A Saudi think tank, believed to be backed by Crown Prince Mohammad bin Salman, called in 2017 in a study for Saudi support for a low-level Baloch insurgency in Iran. Prince Mohammad vowed around the same time that “we will work so that the battle is for them in Iran, not in Saudi Arabia.”
Pakistani militants have claimed that Saudi Arabia has stepped up funding of militant madrassas or religious seminaries in Balochistan that allegedly serve as havens for anti-Iranian fighters.
The head of the State Department’s Office of Iranian Affairs met in Washington in June with Mustafa Hijri, head of the Kurdistan Democratic Party of Iran (KDPI), before assuming his new post as counsel general in Erbil in Iraqi Kurdistan.
Iran’s Revolutionary Guards said last weekend that they had killed 10 militants near the Iranian border with Iraq. “A well-equipped terrorist group … intending to infiltrate the country from the border area of Oshnavieh to foment insecurity and carry out acts of sabotage was ambushed and at least 10 terrorists were killed in a heavy clash,” the Guards said.
The KDPI has recently stepped up its attacks in Iranian Kurdistan, killing nine people weeks before Hijri’s meeting with Fagin. Other Kurdish groups have reported similar attacks. Several Iranian Kurdish groups are discussing ways to coordinate efforts to confront the Iranian regime.
Similarly, the recent ethnic soccer protests are rooted in a history of football unrest in the Iranian provinces of East Azerbaijan and Khuzestan that reflect long-standing economic and environmental grievances, but which also, at least in oil-rich Khuzestan, might have had Saudi fingerprints on them.
Video clips of Azeri supporters of Tabriz-based Traktor Sazi FC chanting “Death to the Dictator” in Tehran’s Azadi stadium during a match against Esteghlal FC went viral on social media after a live broadcast on state television was muted to drown the protest out. A sports commentator blamed the loss of sound on a network disruption.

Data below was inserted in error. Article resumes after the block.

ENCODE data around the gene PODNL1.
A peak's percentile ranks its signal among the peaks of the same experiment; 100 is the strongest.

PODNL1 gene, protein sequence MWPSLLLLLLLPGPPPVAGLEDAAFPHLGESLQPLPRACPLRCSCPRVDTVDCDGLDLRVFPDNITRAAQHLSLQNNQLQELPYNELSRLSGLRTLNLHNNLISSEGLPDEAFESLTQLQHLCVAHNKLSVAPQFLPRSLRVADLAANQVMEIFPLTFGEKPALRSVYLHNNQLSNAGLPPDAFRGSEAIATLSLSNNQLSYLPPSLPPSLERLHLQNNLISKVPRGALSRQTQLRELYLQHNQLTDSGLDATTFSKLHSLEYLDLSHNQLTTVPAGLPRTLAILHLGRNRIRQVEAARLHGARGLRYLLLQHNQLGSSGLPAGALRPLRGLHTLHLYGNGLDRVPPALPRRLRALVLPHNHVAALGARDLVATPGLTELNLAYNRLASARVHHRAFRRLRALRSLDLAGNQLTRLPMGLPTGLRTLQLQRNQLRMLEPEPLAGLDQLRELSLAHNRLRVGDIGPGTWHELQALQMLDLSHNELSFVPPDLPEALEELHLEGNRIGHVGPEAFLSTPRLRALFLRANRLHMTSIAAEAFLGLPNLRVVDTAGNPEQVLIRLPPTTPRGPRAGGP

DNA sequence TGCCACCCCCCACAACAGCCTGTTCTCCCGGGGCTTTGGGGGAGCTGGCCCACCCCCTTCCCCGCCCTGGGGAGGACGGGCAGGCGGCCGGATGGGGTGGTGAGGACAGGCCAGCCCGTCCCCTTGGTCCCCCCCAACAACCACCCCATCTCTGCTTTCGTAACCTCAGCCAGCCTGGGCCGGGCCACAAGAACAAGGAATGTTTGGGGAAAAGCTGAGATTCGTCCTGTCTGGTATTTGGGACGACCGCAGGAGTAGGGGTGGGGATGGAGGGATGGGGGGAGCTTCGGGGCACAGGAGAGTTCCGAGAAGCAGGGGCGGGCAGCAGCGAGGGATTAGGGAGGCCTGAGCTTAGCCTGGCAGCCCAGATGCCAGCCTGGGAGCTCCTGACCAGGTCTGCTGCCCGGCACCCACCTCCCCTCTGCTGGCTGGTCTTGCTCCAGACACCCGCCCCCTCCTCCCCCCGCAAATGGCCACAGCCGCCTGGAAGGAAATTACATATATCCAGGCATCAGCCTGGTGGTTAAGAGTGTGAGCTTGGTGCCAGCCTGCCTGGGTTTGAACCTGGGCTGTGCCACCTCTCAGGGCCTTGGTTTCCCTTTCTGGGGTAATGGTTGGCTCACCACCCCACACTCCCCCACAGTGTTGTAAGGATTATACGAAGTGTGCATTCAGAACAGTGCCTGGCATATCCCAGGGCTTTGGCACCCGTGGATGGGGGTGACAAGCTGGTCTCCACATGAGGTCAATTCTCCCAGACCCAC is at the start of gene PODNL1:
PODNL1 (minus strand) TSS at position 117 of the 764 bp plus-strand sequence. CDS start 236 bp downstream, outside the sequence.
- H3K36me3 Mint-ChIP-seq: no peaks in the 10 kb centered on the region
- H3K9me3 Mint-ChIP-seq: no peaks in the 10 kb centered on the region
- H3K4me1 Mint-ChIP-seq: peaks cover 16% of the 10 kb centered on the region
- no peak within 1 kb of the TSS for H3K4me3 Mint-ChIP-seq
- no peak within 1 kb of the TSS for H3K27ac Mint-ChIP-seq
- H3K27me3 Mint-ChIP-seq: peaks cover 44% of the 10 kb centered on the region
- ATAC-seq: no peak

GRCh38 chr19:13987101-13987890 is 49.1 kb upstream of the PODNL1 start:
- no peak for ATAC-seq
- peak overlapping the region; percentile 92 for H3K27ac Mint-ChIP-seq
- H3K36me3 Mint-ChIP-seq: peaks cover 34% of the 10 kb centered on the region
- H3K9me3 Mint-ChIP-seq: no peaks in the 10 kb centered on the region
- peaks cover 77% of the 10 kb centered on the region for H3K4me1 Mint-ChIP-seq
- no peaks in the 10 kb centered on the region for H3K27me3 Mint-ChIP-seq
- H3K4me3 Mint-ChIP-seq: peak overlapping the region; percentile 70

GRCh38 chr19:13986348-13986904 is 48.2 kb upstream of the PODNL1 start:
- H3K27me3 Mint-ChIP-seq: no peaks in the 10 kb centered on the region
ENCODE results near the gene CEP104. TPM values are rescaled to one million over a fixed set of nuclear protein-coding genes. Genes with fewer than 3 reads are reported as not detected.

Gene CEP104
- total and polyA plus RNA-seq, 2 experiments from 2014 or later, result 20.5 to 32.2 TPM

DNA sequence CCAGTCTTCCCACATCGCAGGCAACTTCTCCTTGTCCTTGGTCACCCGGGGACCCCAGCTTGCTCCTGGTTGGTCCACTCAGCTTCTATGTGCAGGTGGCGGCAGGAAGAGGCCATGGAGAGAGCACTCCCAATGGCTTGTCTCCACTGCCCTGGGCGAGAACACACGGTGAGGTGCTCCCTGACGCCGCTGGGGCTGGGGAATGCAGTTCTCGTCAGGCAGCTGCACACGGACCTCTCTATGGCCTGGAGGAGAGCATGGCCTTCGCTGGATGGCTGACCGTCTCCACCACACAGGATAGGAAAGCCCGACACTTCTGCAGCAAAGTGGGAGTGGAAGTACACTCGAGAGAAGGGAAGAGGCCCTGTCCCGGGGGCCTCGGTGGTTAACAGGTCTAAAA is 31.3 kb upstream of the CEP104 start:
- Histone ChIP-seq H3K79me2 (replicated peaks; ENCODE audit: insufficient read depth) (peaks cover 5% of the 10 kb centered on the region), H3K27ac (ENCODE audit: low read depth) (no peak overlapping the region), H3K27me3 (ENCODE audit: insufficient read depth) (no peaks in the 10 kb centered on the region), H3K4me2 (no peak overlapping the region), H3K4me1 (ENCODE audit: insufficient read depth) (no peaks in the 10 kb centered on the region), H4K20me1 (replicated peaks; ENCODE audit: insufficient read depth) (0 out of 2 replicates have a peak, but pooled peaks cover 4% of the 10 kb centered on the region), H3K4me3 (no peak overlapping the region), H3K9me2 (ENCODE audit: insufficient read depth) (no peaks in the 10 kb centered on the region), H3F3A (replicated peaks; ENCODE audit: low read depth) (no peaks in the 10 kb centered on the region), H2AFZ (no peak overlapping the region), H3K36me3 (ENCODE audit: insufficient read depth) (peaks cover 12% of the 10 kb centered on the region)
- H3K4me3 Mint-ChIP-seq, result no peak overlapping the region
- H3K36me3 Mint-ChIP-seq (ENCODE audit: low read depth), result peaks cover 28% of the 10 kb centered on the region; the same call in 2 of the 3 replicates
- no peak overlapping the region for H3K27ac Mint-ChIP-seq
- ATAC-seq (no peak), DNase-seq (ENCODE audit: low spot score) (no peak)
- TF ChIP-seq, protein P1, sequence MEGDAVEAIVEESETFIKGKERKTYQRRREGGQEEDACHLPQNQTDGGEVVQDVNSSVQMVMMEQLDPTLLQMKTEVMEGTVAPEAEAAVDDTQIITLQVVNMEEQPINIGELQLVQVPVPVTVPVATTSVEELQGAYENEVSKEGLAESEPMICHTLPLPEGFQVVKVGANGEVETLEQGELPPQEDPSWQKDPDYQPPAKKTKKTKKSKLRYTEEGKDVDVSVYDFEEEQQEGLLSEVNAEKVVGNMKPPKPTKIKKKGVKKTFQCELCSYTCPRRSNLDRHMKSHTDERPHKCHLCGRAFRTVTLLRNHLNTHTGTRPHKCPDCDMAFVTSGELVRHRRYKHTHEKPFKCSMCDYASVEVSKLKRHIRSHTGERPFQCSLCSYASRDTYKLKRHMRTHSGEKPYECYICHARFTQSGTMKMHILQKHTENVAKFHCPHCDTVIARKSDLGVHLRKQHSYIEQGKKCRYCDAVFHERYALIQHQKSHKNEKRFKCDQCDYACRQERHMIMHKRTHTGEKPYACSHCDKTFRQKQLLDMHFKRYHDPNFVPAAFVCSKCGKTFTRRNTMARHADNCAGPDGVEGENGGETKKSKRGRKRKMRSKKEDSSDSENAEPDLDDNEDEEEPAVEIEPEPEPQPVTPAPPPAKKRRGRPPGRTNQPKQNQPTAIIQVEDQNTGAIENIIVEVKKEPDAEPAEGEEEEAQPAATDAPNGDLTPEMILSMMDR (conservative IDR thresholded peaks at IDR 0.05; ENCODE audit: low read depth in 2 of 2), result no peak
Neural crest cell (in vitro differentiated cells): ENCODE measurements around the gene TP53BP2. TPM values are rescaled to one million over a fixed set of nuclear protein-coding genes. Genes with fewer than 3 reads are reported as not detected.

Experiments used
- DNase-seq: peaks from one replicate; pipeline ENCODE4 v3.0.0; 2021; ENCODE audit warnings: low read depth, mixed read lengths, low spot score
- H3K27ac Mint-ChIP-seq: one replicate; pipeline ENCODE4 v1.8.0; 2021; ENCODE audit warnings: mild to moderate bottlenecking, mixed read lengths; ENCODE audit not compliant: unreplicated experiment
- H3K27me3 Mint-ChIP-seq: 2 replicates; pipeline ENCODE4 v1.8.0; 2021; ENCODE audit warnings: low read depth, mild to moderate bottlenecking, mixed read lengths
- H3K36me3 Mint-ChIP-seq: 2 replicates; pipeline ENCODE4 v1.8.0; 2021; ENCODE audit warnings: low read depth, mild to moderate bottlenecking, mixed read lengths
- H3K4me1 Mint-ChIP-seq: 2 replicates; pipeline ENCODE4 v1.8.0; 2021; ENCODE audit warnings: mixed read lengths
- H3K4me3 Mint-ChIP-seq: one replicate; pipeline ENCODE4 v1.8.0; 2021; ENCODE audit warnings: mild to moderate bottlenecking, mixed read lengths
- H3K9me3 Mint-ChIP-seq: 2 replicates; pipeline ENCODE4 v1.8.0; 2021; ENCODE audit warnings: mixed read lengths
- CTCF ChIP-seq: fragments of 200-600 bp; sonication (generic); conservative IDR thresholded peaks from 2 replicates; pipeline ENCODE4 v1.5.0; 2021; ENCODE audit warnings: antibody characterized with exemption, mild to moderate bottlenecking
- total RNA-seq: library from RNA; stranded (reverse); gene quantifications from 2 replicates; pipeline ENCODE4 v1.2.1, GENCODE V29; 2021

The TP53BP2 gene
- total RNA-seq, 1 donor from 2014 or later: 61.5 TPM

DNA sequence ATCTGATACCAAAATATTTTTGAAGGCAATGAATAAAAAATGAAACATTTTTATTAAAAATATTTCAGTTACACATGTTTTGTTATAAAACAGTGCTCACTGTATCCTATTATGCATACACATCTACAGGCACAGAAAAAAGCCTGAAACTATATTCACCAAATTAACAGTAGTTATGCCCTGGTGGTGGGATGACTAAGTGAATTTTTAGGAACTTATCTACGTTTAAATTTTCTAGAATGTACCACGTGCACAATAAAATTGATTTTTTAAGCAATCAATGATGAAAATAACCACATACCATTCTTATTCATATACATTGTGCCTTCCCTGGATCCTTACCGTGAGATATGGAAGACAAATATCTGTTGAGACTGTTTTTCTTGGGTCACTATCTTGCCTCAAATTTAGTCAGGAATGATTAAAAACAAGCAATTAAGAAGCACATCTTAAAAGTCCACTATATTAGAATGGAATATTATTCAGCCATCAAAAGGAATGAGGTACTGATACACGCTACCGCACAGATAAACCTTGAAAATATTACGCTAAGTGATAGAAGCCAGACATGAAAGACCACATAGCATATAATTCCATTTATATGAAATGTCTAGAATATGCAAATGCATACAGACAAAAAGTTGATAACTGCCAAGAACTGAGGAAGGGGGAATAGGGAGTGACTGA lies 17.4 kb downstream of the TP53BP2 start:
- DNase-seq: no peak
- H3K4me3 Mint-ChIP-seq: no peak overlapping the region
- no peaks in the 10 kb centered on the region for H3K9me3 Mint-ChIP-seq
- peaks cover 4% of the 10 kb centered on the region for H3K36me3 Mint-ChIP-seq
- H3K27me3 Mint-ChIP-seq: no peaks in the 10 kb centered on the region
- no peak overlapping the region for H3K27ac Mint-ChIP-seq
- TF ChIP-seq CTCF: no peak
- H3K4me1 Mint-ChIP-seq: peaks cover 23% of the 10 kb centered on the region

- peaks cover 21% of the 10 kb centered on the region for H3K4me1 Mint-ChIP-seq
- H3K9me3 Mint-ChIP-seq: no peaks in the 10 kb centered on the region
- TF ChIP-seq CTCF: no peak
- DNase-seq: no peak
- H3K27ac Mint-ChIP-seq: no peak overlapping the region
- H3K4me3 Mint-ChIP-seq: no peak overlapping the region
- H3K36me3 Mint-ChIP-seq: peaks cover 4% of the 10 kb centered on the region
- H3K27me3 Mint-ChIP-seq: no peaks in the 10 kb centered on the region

A day earlier, Iranian Arab fans clashed with security forces in a stadium in the Khuzestan capital of Ahwaz during a match between local team Foolad Khuzestan FC and Tehran’s Persepolis FC. The fans reportedly shouted slogans reaffirming their Arab identity.
Saudi Arabia and other Gulf Arabs have a long history of encouraging Iranian Arab opposition and troubling the minority’s relations with the government.
Iranian distrust of the country’s Arab minority has been further fueled by the fact that the People’s Mujahedin Organization of Iran or Mujahedin-e-Khalq (MeK), a controversial exiled opposition group that enjoys the support of prominent serving and former Western officials, including some in the Trump administration, has taken credit for a number of the protests in Khuzestan. The group advocates the violent overthrow of the regime in Tehran.
In June, two of Trump’s closest associates—Rudy Giuliani, his personal lawyer, and former House speaker Newt Gingrich—attended a gathering in Paris of the Mujahedin-e-Khalq.
In past years, U.S. participants, including Bolton, were joined by Saudi Prince Turki al-Faisal, the former head of the kingdom’s intelligence service and past ambassador to Britain and the United States, who is believed to often express views that Crown Prince Mohammad bin Salman prefers not to voice himself.
“The mullahs must go, the ayatollah must go, and they must be replaced by a democratic government which Madam Rajavi represents. Freedom is right around the corner. … Next year I want to have this convention in Tehran,” Giuliani told this year’s rally, referring to Maryam Rajavi, the leader of the Mujahedeen who is a cult figure to the group.
Dr. James M. Dorsey, a non-resident senior associate at the BESA Center, is a senior fellow at the S. Rajaratnam School of International Studies at Singapore’s Nanyang Technological University and co-director of the University of Würzburg’s Institute for Fan Culture.
BESA Center Perspectives Papers are published through the generosity of the Greg Rosshandler Family.